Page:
Following the lead of the 2016 Slavic Studies Conference held in Padua and Venice, we propose to further the discussion of Slavic Studies among young scholars by hosting a new meeting at the University of Genoa. This second edition of the conference, directed at doctoral students and recent PhDs (whose degrees have been completed within the last 4 years), will be devoted to the topic of ostranenie.
Voyeurism functions in fiction in many ways: as state surveillance, as individual stalking, and even, arguably, in the acts of reading and writing. This panel will consider voyeurism through voyeur-tinged original fiction and critical papers both on voyeuristic works of fiction and on the voyeurism of the reader/writer/character relationship.
This panel examines the imbrication of the avant-garde with mass-produced art in order to discern the relationships between the proliferation of images and capitalism in the advent of modern visual culture. Imitating the shock value of advertising, the avant-gardists appeal to the eye of the viewer to gain visibility in the domains of art and draw the consumer’s attention to its product, thereby revealing the profit-oriented motives of marketplace exchanges. Immaterialities such as images are thus transformed into commodities that blend high and low aesthetic genres that participate in the consumer society.
This panel explores the sense of place as part of the indigenous language of American artistic production of Modernism in the context of the European avant-garde. Though U.S. poets and artists were influenced by the formal techniques of Cubism, Futurism, Expressionism, Dadaism and Surrealism, they were also determined to search for the essence of an expressive language that defined its authenticity as opposed to European foreignness. One of their avenues of research was the exploration of the distinctive features of the American soil as a means of contributing novel aspects to modern aesthetics. The genuine character of the environment is closely linked to the strong attachment to rural or urban spaces and the value they acquire for the observer.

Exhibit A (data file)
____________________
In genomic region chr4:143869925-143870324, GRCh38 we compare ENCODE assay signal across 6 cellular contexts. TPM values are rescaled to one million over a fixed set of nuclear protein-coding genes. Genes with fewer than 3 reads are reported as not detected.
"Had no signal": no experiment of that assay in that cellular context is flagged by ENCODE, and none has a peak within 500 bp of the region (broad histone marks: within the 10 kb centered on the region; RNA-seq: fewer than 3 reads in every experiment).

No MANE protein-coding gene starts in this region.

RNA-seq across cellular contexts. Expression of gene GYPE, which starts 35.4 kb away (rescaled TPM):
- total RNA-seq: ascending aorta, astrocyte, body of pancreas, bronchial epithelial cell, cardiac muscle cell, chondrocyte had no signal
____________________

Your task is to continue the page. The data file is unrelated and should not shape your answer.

This panel proposes that early modern transformations in rape law placed pressure on issues concerning female self-possession, sexual knowledge, pleasure, and consent and that these tensions were critiqued and, at times, exploited by playwrights and authors of the period. In what ways do sixteenth and seventeenth century poetry, drama, and literature explore the injustices and ambiguities arising from the elision of resistance, coercion, and consent in sexual encounters?
CALL FOR PAPERS
from undergraduat students
26th Annual St. Francis Writers’ Conference (formerly known as the ELL)
to be held at the
University of St. Francis
Saturday, November 18, 2017
featuring author and award-winning reporter/columnist
Maudlyne Ihejirika as keynote speaker
Please submit abstracts for proposed papers or samples of creative writing
by May 31, 2017, and completed papers (approx. 2000-3000 words or
1500-2000 words for AP and introductory students) or presentations no
This ASLE (Association for the Study of Literature and Environment) panel at the 31st annual meeting of the Society for Literature, Science, and the Arts in Tempe, AZ 9-12 November, invites 15-minute papers that address the conference theme in terms of the Anthropocene. What might be lost and/or what might be gained with this new measure of geological time, and what it might mean to weigh and measure -- to demarcate meaning or value -- in an age at once characterized by a new awareness of vertiginous scale and complex interconnection, and by the seeming collapse of agency itself into a singularity, an idea of "Man"?
The multi-media possibilities of the web, the optic flexibility of digital books, the ability to record image and sound cheaply and share that material quickly and widely over a variety of platforms, have drastically undermined poets' dependence on the page and print-based forms of distribution. Something has changed in the manner we encounter poetry. To what extent, though, have these technological changes transformed the forms and functions of poetry as such? Have they finally produced the necessary conditions for truly 'verbi-voco-visual' work, a one-time dream of the modernist avant-garde? Have multimedia forms of poetry displaced more traditional forms and formats?